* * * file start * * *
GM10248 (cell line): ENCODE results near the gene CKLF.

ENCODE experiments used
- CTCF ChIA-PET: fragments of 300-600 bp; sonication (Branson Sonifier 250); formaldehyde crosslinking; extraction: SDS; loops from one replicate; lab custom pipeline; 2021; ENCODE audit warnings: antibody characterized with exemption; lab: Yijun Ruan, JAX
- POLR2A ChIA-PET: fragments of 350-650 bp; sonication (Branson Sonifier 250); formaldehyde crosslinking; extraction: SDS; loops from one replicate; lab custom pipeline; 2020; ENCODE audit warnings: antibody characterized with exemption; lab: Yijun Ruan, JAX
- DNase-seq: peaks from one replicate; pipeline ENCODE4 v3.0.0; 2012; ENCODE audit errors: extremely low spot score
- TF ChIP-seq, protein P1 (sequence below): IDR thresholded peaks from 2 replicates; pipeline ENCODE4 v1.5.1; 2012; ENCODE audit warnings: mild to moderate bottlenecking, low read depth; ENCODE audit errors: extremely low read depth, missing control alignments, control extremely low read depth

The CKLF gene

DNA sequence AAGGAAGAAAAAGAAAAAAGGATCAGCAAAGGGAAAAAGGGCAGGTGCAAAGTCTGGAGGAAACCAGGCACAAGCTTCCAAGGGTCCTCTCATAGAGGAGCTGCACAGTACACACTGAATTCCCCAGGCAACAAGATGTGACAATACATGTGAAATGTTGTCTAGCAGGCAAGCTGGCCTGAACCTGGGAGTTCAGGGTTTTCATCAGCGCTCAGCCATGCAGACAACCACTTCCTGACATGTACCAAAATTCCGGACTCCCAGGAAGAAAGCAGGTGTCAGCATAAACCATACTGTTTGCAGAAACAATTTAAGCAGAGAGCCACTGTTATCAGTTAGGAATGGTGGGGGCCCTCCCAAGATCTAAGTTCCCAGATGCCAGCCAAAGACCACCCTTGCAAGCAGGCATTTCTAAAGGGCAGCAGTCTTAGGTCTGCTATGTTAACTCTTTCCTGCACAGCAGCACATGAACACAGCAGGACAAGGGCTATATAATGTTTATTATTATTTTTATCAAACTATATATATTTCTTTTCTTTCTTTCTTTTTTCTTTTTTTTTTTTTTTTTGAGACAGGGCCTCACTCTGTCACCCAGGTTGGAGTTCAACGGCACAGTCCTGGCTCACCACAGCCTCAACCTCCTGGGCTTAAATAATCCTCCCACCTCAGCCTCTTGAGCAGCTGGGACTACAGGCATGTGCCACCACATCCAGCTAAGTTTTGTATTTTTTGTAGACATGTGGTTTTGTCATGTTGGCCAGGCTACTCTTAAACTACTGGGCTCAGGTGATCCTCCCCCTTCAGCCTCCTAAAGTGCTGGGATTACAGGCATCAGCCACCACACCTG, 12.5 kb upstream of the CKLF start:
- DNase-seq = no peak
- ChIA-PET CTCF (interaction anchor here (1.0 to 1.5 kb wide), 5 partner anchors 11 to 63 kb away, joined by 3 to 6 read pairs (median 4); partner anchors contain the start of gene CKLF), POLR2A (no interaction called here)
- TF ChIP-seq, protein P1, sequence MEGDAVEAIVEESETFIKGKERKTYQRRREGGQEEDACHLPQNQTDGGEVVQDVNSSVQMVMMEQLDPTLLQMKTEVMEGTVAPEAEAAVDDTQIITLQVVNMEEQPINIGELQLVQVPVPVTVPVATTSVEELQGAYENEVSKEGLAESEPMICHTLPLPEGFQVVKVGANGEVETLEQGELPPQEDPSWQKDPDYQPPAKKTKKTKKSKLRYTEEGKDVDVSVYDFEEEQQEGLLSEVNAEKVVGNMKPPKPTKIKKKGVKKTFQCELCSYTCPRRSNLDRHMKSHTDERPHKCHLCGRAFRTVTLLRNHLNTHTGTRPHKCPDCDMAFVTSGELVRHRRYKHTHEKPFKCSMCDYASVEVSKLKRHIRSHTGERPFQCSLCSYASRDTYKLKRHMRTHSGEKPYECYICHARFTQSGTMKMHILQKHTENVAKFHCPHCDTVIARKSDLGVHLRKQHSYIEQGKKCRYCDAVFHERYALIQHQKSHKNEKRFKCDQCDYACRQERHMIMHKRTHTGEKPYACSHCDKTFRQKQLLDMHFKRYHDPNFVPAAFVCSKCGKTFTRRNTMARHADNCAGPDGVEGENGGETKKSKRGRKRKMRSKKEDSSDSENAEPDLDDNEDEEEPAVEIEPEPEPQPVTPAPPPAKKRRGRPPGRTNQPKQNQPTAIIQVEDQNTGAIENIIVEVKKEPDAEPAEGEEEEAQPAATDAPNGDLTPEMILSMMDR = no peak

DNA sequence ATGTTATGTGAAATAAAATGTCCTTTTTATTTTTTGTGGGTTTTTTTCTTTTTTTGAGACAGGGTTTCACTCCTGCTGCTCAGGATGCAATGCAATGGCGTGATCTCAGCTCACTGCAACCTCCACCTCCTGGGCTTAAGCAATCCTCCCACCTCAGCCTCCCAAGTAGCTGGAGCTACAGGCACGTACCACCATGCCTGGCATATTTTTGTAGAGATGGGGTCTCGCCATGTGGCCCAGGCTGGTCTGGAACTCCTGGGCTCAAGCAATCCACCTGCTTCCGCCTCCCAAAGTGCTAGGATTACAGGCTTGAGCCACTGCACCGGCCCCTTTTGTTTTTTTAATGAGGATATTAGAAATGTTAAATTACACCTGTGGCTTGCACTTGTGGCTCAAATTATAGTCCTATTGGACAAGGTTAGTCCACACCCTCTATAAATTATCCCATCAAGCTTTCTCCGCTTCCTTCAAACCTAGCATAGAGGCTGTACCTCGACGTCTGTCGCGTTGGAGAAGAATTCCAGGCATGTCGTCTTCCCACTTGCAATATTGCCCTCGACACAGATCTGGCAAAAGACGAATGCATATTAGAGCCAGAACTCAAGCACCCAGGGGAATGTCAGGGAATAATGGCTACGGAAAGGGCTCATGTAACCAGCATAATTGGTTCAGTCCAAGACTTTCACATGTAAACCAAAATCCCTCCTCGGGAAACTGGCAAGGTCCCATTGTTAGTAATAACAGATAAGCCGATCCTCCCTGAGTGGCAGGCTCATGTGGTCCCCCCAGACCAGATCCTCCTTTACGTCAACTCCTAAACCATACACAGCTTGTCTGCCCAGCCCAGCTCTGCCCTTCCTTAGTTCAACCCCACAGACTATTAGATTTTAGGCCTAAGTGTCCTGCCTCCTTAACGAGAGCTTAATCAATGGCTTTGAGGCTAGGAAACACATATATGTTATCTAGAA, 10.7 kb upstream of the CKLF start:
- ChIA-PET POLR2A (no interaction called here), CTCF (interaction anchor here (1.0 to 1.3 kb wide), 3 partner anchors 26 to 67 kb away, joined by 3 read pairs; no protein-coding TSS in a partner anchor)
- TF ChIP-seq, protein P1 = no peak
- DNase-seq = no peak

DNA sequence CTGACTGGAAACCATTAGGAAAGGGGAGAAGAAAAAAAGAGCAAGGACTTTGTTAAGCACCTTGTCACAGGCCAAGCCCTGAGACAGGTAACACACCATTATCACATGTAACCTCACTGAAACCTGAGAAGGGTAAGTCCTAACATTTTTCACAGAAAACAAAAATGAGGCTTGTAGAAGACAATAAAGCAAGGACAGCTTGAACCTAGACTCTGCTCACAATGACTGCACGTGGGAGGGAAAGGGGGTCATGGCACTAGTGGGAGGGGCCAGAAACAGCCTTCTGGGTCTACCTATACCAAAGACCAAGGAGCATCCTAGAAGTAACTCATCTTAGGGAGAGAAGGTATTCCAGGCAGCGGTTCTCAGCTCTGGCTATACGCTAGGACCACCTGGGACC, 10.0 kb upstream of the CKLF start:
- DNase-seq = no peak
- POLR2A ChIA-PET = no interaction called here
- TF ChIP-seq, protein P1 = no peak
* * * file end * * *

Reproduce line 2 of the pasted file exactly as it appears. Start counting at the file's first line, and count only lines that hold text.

ENCODE experiments used